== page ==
Therefore,

\delta \mathcal{L}(\phi(x) , \partial_{\mu} \phi(x)) = \left( \frac{\partial \mathcal{L}}{\partial \phi} -  \partial_{\mu} \left( \frac{\partial \mathcal{L}}{\partial( \partial_{\mu} \phi)} \right)  \right)\delta \phi  + \partial_{\mu} \left( \frac{\partial \mathcal{L}}{\partial( \partial_{\mu} \phi)} \delta\phi \right) 

\delta S =  \int d^{4}x  \left[  \left( \frac{\partial \mathcal{L}}{\partial \phi} -  \partial_{\mu} \left( \frac{\partial \mathcal{L}}{\partial( \partial_{\mu} \phi)} \right)  \right)\delta \phi  + \partial_{\mu} \left( \frac{\partial \mathcal{L}}{\partial( \partial_{\mu} \phi)} \delta\phi \right) \right] 

The second term in that equation is zero because the end points of the path are fixed i.e

20181118_210223

This then leads to the Euler-Lagrange equation for a field as :

\frac{\partial \mathcal{L}}{\partial \phi}  = \partial_{\mu} \left( \frac{\partial \mathcal{L}}{\partial( \partial_{\mu} \phi)} \right)  

Ansatz to Gram-Schmidt Orthonormalization

The Gram–Schmidt process is a method for orthonormalising a set of vectors in an inner product space and the trivial way to remember this is through an ansatz :

Let |v_{1}> , |v_{2}> , \hdots |v_{n}>    be a set of normalized basis vectors but we would also like to make them orthogonal.  We will call |v_{1}^{'}> , |v_{2}^{'}> , \hdots |v_{n}^{'}>  be the orthonormalized set of basis vectors formed out  |v_{1}> , |v_{2}> , \hdots |v_{n}>  .

Let’s start with the first vector:

|v_{1}^{'} > = |v_{1}> 

Now we construct a second vector |v_{2}^{'}> out of |v_{1}^{'}> and |v_{2}> :

|v_{2}^{'} > = |v_{2}> - \lambda |v_{1}^{'}>

But what must be true of |v_{2}^{'} > is that  |v_{1}^{'}> and |v_{2}^{'}> must be orthogonal i.e <v_{1}^{'}|v_{2}^{'}> = 0 .

<v_{1}^{'}|v_{2}^{'} > = <v_{1}^{'}|v_{2}> - \lambda <v_{1}^{'}|v_{1}^{'}>

0 = <v_{1}^{'}|v_{2}> - \lambda 

\lambda = <v_{1}^{'} | v_{2}>

Therefore we get the following expression for v_{2}^{'} ,

|v_{2}^{'} > = |v_{2}> -  <v_1^{'} | v_{2} >|v_{1}>

which upon normalization looks like so:

|v_{2}^{'} > = \frac{|v_{2}^{'} >}{<v_{2}^{'} |v_{2}^{'} > }

 

 

That might have seemed trivial geometrically, but this process can be generalized for any complete n-dimensional vector space. Let’s continue the Gram – Schmidt for the third vector by choosing |v_{3}^{'} > of the following form and generalizing this process:

|v_{3}^{'} > = |v_{3}> - \lambda_{1} |v_{1}^{'}> - \lambda_{2} |v_{2}^{'}>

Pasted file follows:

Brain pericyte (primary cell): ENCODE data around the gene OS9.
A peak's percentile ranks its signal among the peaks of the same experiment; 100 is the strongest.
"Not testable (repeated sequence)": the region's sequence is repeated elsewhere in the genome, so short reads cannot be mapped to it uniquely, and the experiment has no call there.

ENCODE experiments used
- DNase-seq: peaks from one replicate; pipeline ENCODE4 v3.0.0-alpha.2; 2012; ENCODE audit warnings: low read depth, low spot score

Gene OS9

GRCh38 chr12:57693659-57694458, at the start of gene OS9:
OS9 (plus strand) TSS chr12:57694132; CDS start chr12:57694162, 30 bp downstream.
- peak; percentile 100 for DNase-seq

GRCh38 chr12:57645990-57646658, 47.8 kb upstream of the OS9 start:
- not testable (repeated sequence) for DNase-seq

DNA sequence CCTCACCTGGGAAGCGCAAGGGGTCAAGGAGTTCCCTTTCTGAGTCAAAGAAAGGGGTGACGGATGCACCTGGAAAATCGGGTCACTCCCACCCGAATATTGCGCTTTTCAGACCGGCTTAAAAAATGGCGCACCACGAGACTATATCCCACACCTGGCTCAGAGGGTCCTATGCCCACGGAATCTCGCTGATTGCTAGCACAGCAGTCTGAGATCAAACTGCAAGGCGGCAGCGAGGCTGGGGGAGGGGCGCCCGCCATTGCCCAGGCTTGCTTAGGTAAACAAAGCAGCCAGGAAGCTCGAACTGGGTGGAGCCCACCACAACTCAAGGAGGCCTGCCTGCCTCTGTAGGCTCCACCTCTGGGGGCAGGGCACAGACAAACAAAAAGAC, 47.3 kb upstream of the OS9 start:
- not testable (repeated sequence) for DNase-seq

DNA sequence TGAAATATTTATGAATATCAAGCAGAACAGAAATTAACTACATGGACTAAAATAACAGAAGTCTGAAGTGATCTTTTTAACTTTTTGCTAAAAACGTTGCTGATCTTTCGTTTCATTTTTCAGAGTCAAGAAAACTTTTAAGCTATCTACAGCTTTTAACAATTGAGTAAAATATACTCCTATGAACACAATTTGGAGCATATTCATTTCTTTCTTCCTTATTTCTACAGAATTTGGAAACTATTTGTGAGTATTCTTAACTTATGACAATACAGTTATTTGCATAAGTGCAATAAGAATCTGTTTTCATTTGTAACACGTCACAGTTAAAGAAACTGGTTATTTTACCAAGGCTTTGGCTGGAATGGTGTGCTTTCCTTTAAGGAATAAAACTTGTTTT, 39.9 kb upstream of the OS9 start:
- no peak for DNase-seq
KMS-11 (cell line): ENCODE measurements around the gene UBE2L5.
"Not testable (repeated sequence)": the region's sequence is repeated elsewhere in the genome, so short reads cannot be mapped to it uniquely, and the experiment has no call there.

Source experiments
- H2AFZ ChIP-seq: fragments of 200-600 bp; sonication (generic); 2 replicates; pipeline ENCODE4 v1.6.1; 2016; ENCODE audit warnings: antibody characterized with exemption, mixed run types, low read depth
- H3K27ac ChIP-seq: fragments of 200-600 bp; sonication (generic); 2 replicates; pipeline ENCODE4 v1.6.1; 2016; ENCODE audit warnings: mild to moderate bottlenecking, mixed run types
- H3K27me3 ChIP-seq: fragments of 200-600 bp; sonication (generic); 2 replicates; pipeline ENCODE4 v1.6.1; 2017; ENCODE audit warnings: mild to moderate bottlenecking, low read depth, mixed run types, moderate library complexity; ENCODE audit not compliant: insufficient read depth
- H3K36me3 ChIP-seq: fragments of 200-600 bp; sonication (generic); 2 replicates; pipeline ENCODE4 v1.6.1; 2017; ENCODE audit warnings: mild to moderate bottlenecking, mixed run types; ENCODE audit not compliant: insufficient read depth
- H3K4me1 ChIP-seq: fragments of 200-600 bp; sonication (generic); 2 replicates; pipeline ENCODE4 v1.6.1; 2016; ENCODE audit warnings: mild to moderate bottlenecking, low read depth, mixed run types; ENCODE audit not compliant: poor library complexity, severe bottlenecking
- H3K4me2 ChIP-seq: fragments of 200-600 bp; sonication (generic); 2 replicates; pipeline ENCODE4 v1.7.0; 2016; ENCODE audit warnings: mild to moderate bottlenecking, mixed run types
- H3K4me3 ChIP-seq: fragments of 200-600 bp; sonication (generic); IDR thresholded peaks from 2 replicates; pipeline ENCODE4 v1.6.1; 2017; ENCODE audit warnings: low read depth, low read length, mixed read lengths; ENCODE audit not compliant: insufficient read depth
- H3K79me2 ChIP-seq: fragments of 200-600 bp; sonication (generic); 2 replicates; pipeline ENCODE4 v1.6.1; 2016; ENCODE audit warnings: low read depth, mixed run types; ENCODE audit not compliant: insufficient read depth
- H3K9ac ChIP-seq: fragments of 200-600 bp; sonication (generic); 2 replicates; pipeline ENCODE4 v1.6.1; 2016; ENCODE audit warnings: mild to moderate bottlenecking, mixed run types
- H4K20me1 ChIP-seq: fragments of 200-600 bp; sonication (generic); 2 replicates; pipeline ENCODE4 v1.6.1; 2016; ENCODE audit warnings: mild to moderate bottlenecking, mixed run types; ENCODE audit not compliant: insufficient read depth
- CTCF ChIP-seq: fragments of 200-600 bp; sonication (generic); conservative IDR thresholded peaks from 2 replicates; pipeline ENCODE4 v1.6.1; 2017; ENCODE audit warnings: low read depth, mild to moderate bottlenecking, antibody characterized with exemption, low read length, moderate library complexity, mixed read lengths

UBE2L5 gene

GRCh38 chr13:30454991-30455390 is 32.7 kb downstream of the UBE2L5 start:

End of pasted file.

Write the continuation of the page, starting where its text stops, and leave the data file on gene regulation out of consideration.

The values for \lambda_{1} and \lambda_{1} are found out to be as:

\lambda_{1} =  <v_{1}^{'}|v_{3}>

\lambda_{2}  = <v_{2}^{'}|v_{3}>

Therefore we get,

|v_{3}^{'} > = |v_{3}> - <v_{1}^{'}|v_{3}>|v_{1}^{'}> - <v_{2}^{'}|v_{3}>|v_{2}^{'}> (or)

|v_{3}^{'} > = |v_{3}> -  \sum\limits_{j=1,2} <v_{j}^{'} | v_{3}> |v_{j}^{'}> 

|v_{3}^{'} > = \frac{|v_{2}^{'} >}{<v_{3}^{'} |v_{3}^{'} > }

 

Generalizing, we obtain:

|v_{i}^{'} > = |v_{i}> -  \sum\limits_{j=1,2,...,i-1} <v_{j}^{'} | v_{i}> |v_{j}^{'}> 

|v_{i}^{'} > = \frac{|v_{i}^{'} >}{<v_{i}^{'} |v_{i}^{'} > }

Now although you would never need to remember the above expression because you can derive it off the bat with the above procedure, it is essential to understand how it came out to be.

Cheers!

 

Example (to be added soon):

 

Parallax method, 61-Cygni and the Hipporcas mission

It is trivial for most astronomy textbooks to illustrate the parallax method as follows:

This is absolutely fascinating, but it was really hard to find actual images of stars in books that illustrate this.

This is the proper motion of 61-Cygni, a binary star system over a span of couple of years.



61 Cygni showing proper motion at one year intervals

 

But Bessel discovered that in addition to this proper motion, 61-Cygni also wobbled a little bit from side to side because of the parallax during observation.

The following is a plot of the motion of 61 Cygni – A which beautifully  elucidates the proper motion and the effect of parallax (i.e the wiggle of the blue line with respect to the mean free path)

         Source

In addition, if you would like to actually play around with data for yourself, the The Hipparcos Space Astrometry Mission might interest you a lot. The mission was Launched in August 1989 and successfully observed the celestial sphere for 3.5 years before operations ceased in March 1993 employ

The documentation and the catalogue are fairly clear ,  instructive and easy to use. Have fun!